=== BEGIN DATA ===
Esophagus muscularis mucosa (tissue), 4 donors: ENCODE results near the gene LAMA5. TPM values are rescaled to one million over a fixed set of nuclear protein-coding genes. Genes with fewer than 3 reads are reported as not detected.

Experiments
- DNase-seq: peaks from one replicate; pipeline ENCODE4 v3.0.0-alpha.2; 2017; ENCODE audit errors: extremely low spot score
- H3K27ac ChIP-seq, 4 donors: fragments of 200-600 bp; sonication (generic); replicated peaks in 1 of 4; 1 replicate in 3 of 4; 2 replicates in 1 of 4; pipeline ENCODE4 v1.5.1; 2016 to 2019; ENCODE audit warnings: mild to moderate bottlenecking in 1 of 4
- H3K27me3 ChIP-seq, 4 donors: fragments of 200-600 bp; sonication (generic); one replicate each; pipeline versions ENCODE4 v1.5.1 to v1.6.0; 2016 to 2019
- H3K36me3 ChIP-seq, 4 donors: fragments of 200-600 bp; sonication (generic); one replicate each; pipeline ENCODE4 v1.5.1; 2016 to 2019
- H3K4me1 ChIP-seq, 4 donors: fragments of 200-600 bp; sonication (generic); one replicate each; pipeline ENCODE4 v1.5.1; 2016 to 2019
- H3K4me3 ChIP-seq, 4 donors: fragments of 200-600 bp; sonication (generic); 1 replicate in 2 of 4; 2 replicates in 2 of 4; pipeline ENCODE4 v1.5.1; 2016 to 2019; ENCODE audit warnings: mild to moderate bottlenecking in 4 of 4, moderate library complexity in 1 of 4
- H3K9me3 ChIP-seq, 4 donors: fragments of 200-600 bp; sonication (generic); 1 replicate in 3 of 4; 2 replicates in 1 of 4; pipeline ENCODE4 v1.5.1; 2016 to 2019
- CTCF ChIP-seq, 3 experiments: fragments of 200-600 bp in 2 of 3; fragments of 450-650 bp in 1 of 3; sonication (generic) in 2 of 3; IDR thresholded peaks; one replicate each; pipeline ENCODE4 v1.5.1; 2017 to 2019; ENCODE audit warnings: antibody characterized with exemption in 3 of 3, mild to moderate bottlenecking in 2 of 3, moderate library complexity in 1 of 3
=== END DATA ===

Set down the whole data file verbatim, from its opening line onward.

Esophagus muscularis mucosa (tissue), 4 donors: ENCODE results near the gene LAMA5. TPM values are rescaled to one million over a fixed set of nuclear protein-coding genes. Genes with fewer than 3 reads are reported as not detected.

Experiments
- DNase-seq: peaks from one replicate; pipeline ENCODE4 v3.0.0-alpha.2; 2017; ENCODE audit errors: extremely low spot score
- H3K27ac ChIP-seq, 4 donors: fragments of 200-600 bp; sonication (generic); replicated peaks in 1 of 4; 1 replicate in 3 of 4; 2 replicates in 1 of 4; pipeline ENCODE4 v1.5.1; 2016 to 2019; ENCODE audit warnings: mild to moderate bottlenecking in 1 of 4
- H3K27me3 ChIP-seq, 4 donors: fragments of 200-600 bp; sonication (generic); one replicate each; pipeline versions ENCODE4 v1.5.1 to v1.6.0; 2016 to 2019
- H3K36me3 ChIP-seq, 4 donors: fragments of 200-600 bp; sonication (generic); one replicate each; pipeline ENCODE4 v1.5.1; 2016 to 2019
- H3K4me1 ChIP-seq, 4 donors: fragments of 200-600 bp; sonication (generic); one replicate each; pipeline ENCODE4 v1.5.1; 2016 to 2019
- H3K4me3 ChIP-seq, 4 donors: fragments of 200-600 bp; sonication (generic); 1 replicate in 2 of 4; 2 replicates in 2 of 4; pipeline ENCODE4 v1.5.1; 2016 to 2019; ENCODE audit warnings: mild to moderate bottlenecking in 4 of 4, moderate library complexity in 1 of 4
- H3K9me3 ChIP-seq, 4 donors: fragments of 200-600 bp; sonication (generic); 1 replicate in 3 of 4; 2 replicates in 1 of 4; pipeline ENCODE4 v1.5.1; 2016 to 2019
- CTCF ChIP-seq, 3 experiments: fragments of 200-600 bp in 2 of 3; fragments of 450-650 bp in 1 of 3; sonication (generic) in 2 of 3; IDR thresholded peaks; one replicate each; pipeline ENCODE4 v1.5.1; 2017 to 2019; ENCODE audit warnings: antibody characterized with exemption in 3 of 3, mild to moderate bottlenecking in 2 of 3, moderate library complexity in 1 of 3